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Discussion in 'VE Holden Commodore (2006 - 2013)' started by BenScott22, Mar 16, 2020.
Anyone know how to override the check engine and essentially just turn it off. VE SV6 Commodore.
By having it FIXED.
The longer you leave it on, the more damage that may be done.
Why would you even consider just somehow shutting that WARNING off?
Find out what it's for, could be a O2 sensor simple fix.
Unplug the battery, light turns off. Problem solved.
Could be 256 possible things.
push trip on steering wheel , mines been doing it for 53,000 k ,
The only way it can be cleared is with the appropriate diagnostic tool. This will also tell the operator what the code or codes are that generated the fault and illuminated the warning light.
Only a fool would ignore such information.
Or just buy your own diagnostic tool for 50 bucks on eBay and fix it yourself. The check engine light normally only comes on when a sensor is operating outside of its normal parameters. Buy yourself and OBD2 scan tool and check the codes. Replace said sensor that the scan tool tells you is cactus. Problem solved. Correctly.
Note that if it says catalyst threshold below efficiency then I would not bother replacing this (but I didn’t tell you that) unless you have to get a roadworthy every year as this won’t affect the engine operation, just the pollution that it puts out.
And before I get flamed I would say that any petrol engine without a cat wouldn’t be as bad as any Diesel engine whose particulates have been proven to cause cancer!
A fault code does not indicate a faulty sensor. It indicates a problem. Multiple things can be happening that create the parameters for a fault to be set.
Sensors should be tested to see.
It may well mean the sensor/s are doing the job it was designed to do.
In my experience having always worked on my own cars most of the time it indicates a faulty sensor or electrical component like ignition coils, spark plugs etc as these are the most likely components to fail in a car. The engine and metal components are normally quite durable and most problems with these parts would probably be noticed anyway without a diagnostic computer.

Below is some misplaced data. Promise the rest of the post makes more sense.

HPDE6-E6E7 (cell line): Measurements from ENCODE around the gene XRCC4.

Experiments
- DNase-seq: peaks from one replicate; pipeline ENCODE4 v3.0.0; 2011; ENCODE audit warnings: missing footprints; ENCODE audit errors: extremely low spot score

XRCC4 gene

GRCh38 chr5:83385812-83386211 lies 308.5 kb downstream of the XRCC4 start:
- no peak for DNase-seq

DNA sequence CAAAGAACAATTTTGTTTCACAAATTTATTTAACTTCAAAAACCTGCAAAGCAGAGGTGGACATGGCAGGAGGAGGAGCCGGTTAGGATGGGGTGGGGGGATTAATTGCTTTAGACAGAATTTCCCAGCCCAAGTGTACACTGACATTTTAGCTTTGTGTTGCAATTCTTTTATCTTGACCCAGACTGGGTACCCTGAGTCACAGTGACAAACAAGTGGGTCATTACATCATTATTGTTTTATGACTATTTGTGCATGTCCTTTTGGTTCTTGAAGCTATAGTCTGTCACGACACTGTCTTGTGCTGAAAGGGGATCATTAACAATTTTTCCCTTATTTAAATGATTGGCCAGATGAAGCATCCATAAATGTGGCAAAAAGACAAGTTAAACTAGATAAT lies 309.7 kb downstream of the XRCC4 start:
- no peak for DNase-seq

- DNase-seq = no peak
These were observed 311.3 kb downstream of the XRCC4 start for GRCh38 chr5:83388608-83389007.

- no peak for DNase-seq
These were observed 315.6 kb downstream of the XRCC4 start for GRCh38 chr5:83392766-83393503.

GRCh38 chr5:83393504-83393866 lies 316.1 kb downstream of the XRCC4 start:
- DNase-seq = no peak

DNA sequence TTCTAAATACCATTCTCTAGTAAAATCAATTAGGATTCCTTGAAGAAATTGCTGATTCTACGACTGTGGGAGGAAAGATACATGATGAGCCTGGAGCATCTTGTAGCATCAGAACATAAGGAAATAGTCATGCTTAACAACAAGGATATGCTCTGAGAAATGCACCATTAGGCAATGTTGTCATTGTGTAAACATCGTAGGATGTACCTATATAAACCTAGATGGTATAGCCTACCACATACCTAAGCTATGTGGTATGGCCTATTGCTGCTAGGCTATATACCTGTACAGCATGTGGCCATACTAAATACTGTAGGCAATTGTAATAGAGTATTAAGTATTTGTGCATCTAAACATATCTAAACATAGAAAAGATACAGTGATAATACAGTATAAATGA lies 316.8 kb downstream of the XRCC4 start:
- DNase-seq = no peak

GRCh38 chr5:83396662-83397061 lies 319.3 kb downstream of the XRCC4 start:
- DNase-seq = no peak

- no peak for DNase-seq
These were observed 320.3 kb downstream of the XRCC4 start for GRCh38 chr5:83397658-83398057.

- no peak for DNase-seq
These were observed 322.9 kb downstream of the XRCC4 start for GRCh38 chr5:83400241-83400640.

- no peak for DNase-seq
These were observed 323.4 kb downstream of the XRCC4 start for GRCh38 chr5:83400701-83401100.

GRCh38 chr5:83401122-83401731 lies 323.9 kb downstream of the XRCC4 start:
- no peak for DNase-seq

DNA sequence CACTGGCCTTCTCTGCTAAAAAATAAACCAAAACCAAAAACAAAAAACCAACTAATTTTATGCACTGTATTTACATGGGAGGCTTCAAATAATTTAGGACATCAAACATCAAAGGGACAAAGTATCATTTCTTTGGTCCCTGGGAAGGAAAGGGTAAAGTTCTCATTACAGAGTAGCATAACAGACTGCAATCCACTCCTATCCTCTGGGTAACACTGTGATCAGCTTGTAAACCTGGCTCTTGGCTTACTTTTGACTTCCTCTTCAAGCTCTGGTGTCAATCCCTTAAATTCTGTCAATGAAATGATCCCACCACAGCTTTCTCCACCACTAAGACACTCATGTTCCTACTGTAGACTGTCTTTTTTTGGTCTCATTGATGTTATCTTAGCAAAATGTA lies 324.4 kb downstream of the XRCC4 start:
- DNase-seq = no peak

Sometimes there can be other mechanical issues going on but in my mind if the OBD2 tool tells you that the o2 sensor on bank one is outside of parameters (for example) my first port of call would be to replace the sensor for 80 bucks (provided it hasn’t been replaced recently) before spending a **** load of money for a mechanic to tell you what’s wrong (and probably just charge you 500 bucks to replace the o2 sensor with their rip-off parts prices).
If we just go changing sensors without tests you become a "Parts Swapper" which is the rort so much of the mechanical servicing industry leans on at most levels, and yet is trained to avoid as a trade. In a workshop those tests can be done using diagnostic tools and better testing devices of course.
It's often why so many come to a forum to seek answers because the mechanics just swap stuff and change nothing but their bank account balance.
We can do some simple tests at home on most of the sensors and those tests are found here on this forum for most of them.
Most tests simply require a multi meter (or a thermometer in some cases) and we can poke the sensor to see if it is doing its job or broken.
Factory workshop manuals for most vehicles are fairly easy to find on line now and they provide easy to follow processes for testing the sensor.
Yes. Unfortunately most mechanics are looking out for their own bank balance and not yours! This is one of the main reasons I always come back to doing my own servicing unless it’s something really complicated.
I would agree that the best (most correct) scenario is for you to do the proper tests to determine what’s is happening but the irony is that in a lot of cases your wallet will still be better off if you just swap everything out (without testing it) yourself using eBay sourced parts than getting a mechanic to replace just the broken part.
As a personal example of this my VE SV6 started misfiring on the way to work one day and I dropped the car in to the mechanic that is local to my work for them to have a look at it. They said there was multiple misfires logged but didn’t know exactly what was at fault out of the coil packs and plugs so I got them to replace the plugs hoping it might fix the problem (it didn’t) which cost me about 300 odd dollars from memory and they wanted over a thousand bucks to replace the coil packs as the coil packs were nearly 200 bucks each.
Needless to say I ended up replacing the coil packs myself as I could buy a full set of them from eBay for under 300 bucks for the set and I probably could have bought the plugs for around 100 bucks a set. So if I would have just left it until I got home and plugged my OBD2 tool into it it would have told me there was a misfire and i would have replaced all the coils and plugs for less then a third of the cost of getting a mechanic to do it.
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